Mentee Libby Szuflita is a Master’s student in City and Regional Planning at the University of North Carolina at Chapel Hill, specializing in transportation planning with a Natural Hazards Resilience Certificate. Her research focus is on growth projections in long-range transportation planning, particularly how large transportation infrastructure projects impact land use decisions and how resilience can be prioritized in these decisions. Prior to graduate school, she worked for a sustainable transportation advocacy non-profit in New York City. She has a B.A. in Environmental Studies and Sociology from Bowdoin College.

Mentor Michael Dexter is a climate risk and resilience expert and Certified Floodplain Manager. He works as the Finance and Grants Manager for the Sarasota Bay Estuary Program, where he supports local, state, and federal efforts to protect and restore the water quality and ecological integrity for one of the 28 estuaries of national significance. Previously, he worked in the EPA Administrators Office, coordinating climate adaptation planning and environmental financing efforts that support federal, state, tribal, and local efforts to adapt to climate change. He has a Master’s Degree in Public Administration from Columbia University and currently resides in Sarasota, Florida.

Through her mentorship with Michael, Libby has learned about the important role that local government plays in building resilience on the ground. “Michael has shared how local transportation and public works departments oftentimes have the most direct experience managing the consequences of poor planning for hazards, and play an important role in advocating for adaptation,” she said. “I can bring lessons of adaptation to any future role I have, whether it has ‘resilience’ in the title or not.” Libby has appreciated learning about adaptation career opportunities across the US, as Michael has worked in Washington, D.C., New York, Seattle, and Sarasota.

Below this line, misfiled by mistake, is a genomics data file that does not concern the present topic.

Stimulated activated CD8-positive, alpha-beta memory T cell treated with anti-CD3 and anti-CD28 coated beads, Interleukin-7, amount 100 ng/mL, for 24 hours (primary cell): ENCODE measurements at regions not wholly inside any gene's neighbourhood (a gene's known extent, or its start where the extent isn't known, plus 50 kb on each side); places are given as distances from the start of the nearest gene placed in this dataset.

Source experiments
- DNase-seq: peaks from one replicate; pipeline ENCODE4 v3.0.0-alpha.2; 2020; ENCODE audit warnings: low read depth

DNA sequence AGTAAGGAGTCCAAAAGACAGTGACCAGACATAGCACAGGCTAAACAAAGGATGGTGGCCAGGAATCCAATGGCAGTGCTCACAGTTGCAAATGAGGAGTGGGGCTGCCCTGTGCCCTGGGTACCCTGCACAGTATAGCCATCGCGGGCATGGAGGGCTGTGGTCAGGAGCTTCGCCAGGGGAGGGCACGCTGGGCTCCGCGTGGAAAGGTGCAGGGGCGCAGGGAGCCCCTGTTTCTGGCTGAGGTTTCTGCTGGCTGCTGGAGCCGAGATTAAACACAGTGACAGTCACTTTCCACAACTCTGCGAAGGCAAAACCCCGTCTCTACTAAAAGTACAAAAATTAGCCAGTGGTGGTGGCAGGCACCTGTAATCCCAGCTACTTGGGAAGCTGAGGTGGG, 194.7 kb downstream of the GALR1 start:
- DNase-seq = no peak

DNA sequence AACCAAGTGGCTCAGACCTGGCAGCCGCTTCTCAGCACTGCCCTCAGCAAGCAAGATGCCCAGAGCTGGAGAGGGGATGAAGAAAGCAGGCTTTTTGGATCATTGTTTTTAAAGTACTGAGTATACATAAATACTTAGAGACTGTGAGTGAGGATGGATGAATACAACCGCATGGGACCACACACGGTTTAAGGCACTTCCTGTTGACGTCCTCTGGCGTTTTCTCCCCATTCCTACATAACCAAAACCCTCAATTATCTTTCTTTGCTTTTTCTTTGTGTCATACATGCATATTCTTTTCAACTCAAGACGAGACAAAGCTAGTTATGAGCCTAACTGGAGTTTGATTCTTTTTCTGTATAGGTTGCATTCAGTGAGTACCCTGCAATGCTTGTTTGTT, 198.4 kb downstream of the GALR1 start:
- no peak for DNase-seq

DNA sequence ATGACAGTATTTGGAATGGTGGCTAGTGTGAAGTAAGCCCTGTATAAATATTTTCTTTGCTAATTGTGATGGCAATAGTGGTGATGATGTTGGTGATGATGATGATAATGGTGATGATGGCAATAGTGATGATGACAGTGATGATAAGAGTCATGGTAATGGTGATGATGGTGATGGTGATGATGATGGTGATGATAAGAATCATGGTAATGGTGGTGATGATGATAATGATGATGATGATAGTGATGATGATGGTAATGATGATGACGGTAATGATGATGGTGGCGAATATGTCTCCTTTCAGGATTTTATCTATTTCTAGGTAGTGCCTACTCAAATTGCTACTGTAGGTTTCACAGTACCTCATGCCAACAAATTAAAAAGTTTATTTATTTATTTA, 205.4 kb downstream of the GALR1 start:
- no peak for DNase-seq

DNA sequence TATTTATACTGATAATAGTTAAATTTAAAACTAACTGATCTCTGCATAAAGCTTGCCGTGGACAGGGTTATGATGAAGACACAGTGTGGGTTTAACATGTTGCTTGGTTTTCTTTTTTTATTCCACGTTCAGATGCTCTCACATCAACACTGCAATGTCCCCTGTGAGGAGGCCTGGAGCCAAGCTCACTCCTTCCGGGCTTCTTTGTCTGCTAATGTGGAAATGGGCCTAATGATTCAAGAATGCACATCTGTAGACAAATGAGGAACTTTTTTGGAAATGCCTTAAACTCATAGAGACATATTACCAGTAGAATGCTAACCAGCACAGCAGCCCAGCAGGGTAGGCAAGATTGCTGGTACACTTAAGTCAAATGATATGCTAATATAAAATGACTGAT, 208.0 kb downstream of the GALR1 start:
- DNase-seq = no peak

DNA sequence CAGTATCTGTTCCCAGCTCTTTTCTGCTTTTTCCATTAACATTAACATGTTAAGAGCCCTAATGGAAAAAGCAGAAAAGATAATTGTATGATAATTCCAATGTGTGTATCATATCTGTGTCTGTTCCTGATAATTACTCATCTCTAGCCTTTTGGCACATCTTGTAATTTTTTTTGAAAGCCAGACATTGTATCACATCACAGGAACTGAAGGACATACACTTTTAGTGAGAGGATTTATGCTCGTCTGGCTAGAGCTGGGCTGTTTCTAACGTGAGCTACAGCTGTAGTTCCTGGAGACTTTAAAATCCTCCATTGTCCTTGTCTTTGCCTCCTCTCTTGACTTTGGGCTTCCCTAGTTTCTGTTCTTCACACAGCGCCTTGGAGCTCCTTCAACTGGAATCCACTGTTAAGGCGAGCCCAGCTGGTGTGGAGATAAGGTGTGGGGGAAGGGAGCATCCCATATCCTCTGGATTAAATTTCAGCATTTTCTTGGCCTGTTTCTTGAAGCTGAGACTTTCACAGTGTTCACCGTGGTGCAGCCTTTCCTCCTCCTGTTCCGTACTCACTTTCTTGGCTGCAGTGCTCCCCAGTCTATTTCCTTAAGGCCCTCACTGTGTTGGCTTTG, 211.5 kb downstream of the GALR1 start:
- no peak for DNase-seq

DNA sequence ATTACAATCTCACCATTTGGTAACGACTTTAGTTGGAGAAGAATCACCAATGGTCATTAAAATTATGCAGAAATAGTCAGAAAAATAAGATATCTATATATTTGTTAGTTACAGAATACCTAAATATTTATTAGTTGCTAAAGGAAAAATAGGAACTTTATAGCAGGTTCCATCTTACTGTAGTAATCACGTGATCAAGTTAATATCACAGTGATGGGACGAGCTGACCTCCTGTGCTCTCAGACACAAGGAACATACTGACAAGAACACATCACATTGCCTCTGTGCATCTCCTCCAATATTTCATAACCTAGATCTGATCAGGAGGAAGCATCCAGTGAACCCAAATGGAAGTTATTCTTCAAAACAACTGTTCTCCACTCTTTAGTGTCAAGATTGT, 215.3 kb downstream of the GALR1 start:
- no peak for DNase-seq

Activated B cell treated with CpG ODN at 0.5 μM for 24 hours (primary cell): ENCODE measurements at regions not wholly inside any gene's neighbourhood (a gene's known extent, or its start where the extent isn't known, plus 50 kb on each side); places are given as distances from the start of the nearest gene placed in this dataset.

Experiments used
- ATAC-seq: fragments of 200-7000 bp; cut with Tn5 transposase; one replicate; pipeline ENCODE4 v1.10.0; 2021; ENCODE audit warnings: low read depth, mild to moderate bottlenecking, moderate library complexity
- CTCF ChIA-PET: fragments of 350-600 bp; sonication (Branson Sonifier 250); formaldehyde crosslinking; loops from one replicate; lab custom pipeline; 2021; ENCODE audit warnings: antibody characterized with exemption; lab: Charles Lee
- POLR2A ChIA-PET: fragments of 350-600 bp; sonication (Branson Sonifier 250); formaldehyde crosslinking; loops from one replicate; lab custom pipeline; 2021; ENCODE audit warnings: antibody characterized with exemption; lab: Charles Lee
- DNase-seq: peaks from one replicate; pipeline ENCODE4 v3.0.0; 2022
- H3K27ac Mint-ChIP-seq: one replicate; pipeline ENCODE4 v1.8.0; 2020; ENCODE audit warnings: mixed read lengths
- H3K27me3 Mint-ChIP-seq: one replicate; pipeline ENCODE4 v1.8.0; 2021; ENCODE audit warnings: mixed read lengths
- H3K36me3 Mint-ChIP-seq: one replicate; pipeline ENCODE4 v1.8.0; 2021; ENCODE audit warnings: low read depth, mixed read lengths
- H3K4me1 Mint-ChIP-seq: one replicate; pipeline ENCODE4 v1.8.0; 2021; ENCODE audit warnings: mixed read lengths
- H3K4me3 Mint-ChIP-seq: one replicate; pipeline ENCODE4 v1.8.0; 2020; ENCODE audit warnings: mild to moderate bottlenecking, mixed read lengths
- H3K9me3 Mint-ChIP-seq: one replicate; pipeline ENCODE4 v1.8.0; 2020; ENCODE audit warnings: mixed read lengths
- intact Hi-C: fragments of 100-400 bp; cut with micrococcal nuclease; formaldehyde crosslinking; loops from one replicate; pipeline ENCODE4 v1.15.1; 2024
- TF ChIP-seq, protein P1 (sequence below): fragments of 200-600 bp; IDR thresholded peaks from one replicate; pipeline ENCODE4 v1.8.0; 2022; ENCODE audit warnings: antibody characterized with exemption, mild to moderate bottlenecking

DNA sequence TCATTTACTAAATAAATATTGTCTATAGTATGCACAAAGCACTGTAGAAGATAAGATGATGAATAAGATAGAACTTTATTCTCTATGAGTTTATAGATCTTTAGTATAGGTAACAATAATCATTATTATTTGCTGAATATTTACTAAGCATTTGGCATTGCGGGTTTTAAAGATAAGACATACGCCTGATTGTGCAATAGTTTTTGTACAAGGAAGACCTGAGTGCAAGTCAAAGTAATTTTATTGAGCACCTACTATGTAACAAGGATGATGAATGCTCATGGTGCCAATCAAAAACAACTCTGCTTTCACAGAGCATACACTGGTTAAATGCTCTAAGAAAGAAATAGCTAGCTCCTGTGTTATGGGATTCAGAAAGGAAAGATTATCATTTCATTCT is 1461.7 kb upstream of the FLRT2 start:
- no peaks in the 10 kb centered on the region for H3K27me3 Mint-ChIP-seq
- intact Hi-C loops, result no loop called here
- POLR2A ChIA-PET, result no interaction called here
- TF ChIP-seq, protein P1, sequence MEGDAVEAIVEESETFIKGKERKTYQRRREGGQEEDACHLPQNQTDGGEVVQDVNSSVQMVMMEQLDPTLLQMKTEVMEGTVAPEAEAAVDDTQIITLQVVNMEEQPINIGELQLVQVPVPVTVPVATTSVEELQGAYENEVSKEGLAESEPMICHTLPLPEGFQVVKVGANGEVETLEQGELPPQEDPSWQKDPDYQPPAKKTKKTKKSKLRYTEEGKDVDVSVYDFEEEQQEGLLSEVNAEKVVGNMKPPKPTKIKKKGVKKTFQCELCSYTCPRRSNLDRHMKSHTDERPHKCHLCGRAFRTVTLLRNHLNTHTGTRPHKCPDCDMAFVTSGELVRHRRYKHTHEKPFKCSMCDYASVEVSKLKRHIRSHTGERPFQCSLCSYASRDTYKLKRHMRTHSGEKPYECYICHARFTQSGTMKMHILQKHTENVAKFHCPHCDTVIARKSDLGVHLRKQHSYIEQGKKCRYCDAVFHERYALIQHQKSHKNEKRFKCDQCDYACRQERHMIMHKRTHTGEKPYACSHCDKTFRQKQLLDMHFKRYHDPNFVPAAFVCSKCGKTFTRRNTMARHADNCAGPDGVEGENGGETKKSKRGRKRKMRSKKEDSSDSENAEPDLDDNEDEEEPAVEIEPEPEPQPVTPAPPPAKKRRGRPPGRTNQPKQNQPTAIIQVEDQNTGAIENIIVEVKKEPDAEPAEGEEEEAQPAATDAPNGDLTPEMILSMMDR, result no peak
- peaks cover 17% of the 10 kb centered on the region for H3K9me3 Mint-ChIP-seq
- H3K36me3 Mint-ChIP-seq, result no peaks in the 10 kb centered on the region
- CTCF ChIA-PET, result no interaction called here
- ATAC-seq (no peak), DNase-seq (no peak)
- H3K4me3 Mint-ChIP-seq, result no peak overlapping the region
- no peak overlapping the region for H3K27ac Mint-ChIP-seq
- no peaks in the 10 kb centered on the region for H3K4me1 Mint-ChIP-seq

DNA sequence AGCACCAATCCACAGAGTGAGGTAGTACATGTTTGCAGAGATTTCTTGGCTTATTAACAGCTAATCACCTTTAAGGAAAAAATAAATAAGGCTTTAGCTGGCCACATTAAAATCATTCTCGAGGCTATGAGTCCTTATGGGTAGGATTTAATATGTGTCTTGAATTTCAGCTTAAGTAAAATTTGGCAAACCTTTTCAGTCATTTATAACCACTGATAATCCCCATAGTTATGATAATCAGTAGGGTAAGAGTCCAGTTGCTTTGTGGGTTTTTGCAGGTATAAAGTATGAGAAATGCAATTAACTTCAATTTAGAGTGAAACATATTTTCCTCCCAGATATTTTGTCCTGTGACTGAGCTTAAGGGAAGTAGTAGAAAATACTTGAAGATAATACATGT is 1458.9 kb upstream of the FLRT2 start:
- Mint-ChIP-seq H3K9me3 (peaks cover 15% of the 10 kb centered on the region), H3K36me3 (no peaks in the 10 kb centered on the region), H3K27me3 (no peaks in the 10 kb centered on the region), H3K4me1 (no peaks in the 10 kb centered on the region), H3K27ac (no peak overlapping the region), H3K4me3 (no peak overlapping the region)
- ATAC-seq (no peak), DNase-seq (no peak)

Michael and Libby have also taken a closer look at the process behind EPA grant funding for resilience work. Specifically, they have discussed how block grants have unique potential to be utilized for environmental programs that incorporate climate change adaptation. Tribal governments have been notably innovative in leveraging EPA grants for adaptation. In their next meeting, Michael and Libby will investigate how the word “adaptation” is applied in varying contexts, and how to take action in the name of adaptation in the most productive way.

Michael has enjoyed learning about Libby’s interests in transportation and adaptation, and how these interests were fostered through her coursework and education. “Hearing how climate adaptation is being covered in undergrad and graduate programs gives hope for the continued mainstreaming of adaptation as a defined field of research within multiple disciplines,” he said.

Thanks to both for sharing what they’ve learned!